Hon Chairperson, hon members of Cabinet, hon Deputy Minister of Public Works, hon members of the provincial executive councils, hon members of the legislatures, hon chairperson and members of the Select Committee on Public Works, members of the South African Local Government Association, Salga, acting director-general and senior officials of the department, heads of departments, municipal managers, heads of state- owned entities, members of the business community, distinguished guests, comrades and friends, I greet you.
This month marks the 35th anniversary of the Soweto uprising, when the youth of our country took a stand against the repressive machinery of the apartheid government which saw a generation of African people subjected to a system that denied them the privileged right to inclusive education that would equip Africans for inclusion in a growing South African economy. The year 1976 was the watershed year for what was to become a long and hard "walk to freedom", as Nelson Mandela might have put it. Like any milestone, it did not mean the end of the road; it rather signified the end of one stretch and the beginning of another.
Thirty-five years later we are facing a different struggle, to ensure that our young people are adequately equipped in mathematics, science and technology as fundamental pillars of an inclusive education. It will prepare them to contribute positively to our economy through participation in the built environment.
For this reason, allow me to dedicate my maiden Budget Vote speech to the NCOP to all the youth of South Africa.
Three days after the nation laid to rest our mother and struggle icon, Mama Albertina Sisulu, I also dedicate this Budget Vote speech to the memory of Ma Sisulu, who emerged as a mother to many young people during the painful liberation struggle. Her firm and quiet leadership produced some outstanding and committed cadres, and leaders of the liberation movement. They now serve the nation in important portfolios and capacities. Ma Sisulu always emphasised that freedom would come in her lifetime. Indeed freedom came in her lifetime, and she served the democracy she fought for.
Last week, as black and white people gathered at the stadium in Orlando to bid farewell to Mama Sisulu, I could not help but think of her words about multiracial gatherings at a meeting of the UDF, where she stated:
I am very happy to be one of those in the UDF because in all these years I've been banned, it has been my wish that one day I would get to such a gathering, a multiracial gathering, a gathering that gives me hope that this South Africa, one day, will be a just South Africa for everybody.
Today, we say once again with gratitude in our hearts for the future you built for us, rest in peace! Lala kahle, qhawekazi! [Rest in peace, heroine!]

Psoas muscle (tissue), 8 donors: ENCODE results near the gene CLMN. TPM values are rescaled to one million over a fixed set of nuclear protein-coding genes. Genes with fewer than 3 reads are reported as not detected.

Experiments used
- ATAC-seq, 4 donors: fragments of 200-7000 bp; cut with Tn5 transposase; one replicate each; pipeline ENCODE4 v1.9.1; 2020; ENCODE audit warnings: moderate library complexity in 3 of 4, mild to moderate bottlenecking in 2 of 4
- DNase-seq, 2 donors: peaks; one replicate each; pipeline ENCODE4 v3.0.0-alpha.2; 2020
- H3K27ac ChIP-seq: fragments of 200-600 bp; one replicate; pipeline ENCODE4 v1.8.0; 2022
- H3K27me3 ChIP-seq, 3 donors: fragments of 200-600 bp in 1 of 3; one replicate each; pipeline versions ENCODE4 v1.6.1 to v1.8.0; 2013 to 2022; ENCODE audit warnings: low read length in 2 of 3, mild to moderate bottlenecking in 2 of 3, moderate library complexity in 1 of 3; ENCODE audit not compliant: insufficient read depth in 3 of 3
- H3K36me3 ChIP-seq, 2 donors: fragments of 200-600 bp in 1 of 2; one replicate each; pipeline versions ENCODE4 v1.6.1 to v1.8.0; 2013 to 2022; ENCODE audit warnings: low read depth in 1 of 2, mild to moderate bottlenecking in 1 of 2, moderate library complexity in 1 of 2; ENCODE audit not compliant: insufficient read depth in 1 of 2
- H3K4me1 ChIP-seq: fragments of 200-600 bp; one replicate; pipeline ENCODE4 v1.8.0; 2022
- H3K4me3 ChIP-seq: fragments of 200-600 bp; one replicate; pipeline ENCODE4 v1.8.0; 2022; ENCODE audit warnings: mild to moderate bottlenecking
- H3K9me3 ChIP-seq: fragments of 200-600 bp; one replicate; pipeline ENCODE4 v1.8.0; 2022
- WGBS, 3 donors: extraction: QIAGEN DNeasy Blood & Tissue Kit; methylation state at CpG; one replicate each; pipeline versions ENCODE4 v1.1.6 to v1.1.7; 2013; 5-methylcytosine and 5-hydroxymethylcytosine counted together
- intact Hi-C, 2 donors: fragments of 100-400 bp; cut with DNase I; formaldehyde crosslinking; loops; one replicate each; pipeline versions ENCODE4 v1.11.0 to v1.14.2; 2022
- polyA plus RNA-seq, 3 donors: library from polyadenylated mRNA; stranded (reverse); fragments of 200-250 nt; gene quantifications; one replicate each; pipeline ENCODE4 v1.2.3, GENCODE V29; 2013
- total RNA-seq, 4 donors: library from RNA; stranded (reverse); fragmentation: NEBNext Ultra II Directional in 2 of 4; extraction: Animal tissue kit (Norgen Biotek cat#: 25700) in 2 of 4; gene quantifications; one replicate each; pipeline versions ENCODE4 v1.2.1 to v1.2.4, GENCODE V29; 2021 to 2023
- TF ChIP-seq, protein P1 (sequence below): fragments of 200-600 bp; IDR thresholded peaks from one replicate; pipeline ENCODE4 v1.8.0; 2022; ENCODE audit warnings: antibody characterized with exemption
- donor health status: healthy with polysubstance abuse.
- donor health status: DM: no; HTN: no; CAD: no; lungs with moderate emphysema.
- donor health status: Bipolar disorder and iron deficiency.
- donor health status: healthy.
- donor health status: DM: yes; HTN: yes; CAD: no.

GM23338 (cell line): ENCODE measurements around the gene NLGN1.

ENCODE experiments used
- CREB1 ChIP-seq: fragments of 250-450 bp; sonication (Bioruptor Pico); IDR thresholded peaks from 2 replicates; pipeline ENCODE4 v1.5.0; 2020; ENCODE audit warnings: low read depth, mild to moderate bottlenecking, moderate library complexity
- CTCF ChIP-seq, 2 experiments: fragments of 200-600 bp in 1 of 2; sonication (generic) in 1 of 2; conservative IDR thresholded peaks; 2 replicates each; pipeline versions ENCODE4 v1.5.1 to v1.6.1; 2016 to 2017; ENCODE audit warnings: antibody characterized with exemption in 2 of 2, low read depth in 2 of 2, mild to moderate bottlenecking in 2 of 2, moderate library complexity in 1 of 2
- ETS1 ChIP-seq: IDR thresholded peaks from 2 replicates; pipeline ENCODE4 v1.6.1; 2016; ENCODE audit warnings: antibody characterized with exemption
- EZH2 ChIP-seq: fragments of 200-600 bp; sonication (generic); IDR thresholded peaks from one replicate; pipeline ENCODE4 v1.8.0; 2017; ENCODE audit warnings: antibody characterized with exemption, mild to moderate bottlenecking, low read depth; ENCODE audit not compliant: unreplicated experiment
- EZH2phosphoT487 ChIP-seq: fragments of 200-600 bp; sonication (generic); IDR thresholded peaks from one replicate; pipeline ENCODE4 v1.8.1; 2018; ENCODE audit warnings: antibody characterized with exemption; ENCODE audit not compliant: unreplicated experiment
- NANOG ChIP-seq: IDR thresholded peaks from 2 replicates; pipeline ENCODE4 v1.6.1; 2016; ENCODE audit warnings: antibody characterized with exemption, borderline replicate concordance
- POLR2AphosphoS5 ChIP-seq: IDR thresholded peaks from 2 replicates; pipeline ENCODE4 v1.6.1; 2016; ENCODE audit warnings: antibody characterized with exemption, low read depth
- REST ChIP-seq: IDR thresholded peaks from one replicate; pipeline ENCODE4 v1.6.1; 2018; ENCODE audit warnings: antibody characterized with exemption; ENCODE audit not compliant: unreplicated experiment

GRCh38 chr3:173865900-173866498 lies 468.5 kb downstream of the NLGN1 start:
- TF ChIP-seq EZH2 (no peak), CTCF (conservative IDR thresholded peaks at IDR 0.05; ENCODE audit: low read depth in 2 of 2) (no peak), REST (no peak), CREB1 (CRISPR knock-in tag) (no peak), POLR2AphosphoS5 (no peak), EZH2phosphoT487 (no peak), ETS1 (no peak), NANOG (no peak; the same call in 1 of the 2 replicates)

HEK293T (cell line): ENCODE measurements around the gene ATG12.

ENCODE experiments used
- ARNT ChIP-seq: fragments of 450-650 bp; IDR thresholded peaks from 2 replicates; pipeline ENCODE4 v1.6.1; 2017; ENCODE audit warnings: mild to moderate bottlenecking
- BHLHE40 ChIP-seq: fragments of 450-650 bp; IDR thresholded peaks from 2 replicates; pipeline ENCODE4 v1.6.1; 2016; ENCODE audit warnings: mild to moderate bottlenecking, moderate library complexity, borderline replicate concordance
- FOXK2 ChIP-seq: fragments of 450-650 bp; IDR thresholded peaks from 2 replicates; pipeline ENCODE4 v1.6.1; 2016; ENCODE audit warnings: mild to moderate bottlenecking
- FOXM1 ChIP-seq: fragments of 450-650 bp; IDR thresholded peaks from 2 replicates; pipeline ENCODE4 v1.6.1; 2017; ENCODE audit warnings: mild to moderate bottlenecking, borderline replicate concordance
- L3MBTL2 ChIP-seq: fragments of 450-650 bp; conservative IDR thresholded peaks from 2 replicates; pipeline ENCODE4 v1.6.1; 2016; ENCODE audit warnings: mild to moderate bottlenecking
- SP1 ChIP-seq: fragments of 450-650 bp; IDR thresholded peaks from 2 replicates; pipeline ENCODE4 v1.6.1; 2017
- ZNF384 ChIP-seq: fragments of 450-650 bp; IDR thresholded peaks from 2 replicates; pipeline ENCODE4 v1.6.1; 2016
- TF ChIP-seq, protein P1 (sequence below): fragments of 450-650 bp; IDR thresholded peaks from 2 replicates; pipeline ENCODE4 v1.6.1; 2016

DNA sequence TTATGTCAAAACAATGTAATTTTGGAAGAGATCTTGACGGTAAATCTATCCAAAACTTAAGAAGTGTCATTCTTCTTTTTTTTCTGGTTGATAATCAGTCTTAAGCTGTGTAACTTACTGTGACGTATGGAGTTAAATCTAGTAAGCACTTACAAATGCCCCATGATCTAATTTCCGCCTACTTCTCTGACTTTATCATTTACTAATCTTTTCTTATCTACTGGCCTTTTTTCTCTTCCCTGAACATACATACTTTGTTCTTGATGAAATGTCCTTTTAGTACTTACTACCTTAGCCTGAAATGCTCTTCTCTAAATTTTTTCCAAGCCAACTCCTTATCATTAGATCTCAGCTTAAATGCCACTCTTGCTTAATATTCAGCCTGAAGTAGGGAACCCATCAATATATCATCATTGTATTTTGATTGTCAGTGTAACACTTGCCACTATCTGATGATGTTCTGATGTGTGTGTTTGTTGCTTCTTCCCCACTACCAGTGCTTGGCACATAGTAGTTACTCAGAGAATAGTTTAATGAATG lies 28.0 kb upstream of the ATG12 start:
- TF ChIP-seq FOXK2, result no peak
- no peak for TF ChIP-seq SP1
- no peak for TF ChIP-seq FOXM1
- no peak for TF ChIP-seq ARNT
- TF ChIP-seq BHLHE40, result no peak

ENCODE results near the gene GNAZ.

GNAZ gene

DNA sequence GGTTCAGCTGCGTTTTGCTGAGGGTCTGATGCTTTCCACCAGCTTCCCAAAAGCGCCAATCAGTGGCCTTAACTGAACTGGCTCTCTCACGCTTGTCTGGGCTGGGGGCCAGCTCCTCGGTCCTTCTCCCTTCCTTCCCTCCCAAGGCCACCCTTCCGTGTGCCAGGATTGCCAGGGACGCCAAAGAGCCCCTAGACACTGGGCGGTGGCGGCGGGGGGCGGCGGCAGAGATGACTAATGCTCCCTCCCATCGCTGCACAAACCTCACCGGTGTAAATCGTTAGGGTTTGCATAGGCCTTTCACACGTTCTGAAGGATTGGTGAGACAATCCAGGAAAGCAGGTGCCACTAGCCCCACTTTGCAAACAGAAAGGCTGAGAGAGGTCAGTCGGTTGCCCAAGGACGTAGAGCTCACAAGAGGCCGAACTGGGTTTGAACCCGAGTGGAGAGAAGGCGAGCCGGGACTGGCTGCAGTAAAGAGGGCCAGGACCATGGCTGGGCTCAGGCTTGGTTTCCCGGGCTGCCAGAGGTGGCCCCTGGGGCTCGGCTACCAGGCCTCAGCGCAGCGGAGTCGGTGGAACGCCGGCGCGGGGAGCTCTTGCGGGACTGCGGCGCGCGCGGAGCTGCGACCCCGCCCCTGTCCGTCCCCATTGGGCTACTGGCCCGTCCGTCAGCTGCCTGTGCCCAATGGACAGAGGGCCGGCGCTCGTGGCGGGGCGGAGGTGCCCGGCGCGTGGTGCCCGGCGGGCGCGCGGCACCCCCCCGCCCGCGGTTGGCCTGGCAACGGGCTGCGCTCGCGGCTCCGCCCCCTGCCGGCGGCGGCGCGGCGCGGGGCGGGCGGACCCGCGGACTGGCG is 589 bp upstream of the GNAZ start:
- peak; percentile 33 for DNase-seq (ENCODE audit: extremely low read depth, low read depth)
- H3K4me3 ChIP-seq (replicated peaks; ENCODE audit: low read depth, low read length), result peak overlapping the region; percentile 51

When the Freedom Charter was adopted in 1955 it spoke clearly of the right of our people to work and security, regardless of race, sex or creed. Fifty- six years later, in 2011, in his state of the nation address His Excellency President Jacob Zuma reminded the nation, and I quote:
However, we are concerned that unemployment and poverty persist despite the economic growth experienced in the past 10 years. To address these concerns, we have declared 2011 a year of job creation, ... While looking to the private sector in particular to help us create most of the jobs, government will certainly play its part.
And Public Works should actually lead this.
The Budget Vote of the national Department of Public Works in the fiscal year 2011-12 is about employment creation through inclusivity at the national, provincial and local levels of government.
It is therefore with this compelling undertaking in mind, to create decent employment opportunities, particularly among the youth, that I present this budget to you here today. For us, infrastructure development and job creation lie at the centre of the mandate and the strategic plan of the National Department of Public Works.
In response to the national priorities of government and the policy directives of the New Growth Path and Industrial Policy Action Plan 2, Ipap 2, the Department of Public Works took a strategic decision to translate its mandate into labour-intensive programmes. These would include substantial public investment in infrastructure to create employment directly in construction, operation and maintenance.
Our budget reflects the policy focus of government through the detailing of financing and expenditure programmes, and it mirrors the choices between accelerated service delivery, the promotion of economic growth, job creation, infrastructural development and the state's asset management.
In the fiscal year 2011-12, the department has an allocation of R7,8 billion. Of this allocation almost R1,4 billion has been allocated for the improvement of state buildings and infrastructure, with up to 60% of it allocated to current commitments, while the remaining 40% is allocated to prioritised new projects, which are at the core of service delivery, and are earmarked to be executed mainly by the youth. We encourage hon members to join us as we walk this path with the youth of our country.
Historically, the Department of Public Works has been procuring public immoveable assets to promote growth and development, and create a better life for the people. Consequently government has accumulated a huge portfolio of immovable assets and these properties are vital in the reconstruction and development efforts of government, necessitating the state to find a legal mechanism to ensure their optimum, cost-effective use.
The strategic planning and the implementation of the Department of Public Works' plans are framed within the vital context of the statutory framework provided for in the Government Immovable Asset Management Act, Giama, of 2007. The objective of Giama is to ensure efficient and effective management of immovable assets within government, as well as to improve service delivery. Giama places a substantive obligation on the national and provincial spheres of government to lead the cost-effective management of the state's immoveable assets. The implementation of Giama is a challenge we need to rise up to collectively as national, provincial and local government.
It is no coincidence, therefore, that one of our strategic priorities is to provide strategic leadership in effective and efficient immovable asset management, while continuing to invest in infrastructure development through the delivery of essential public facilities and other amenities calculated to improve the quality of life of all South Africans, today and in the future.
As the custodian of state immovable assets, the department has committed itself to using the state immovable asset footprint towards realising government's key national priorities and the prescripts of the New Growth Path and Ipap 2.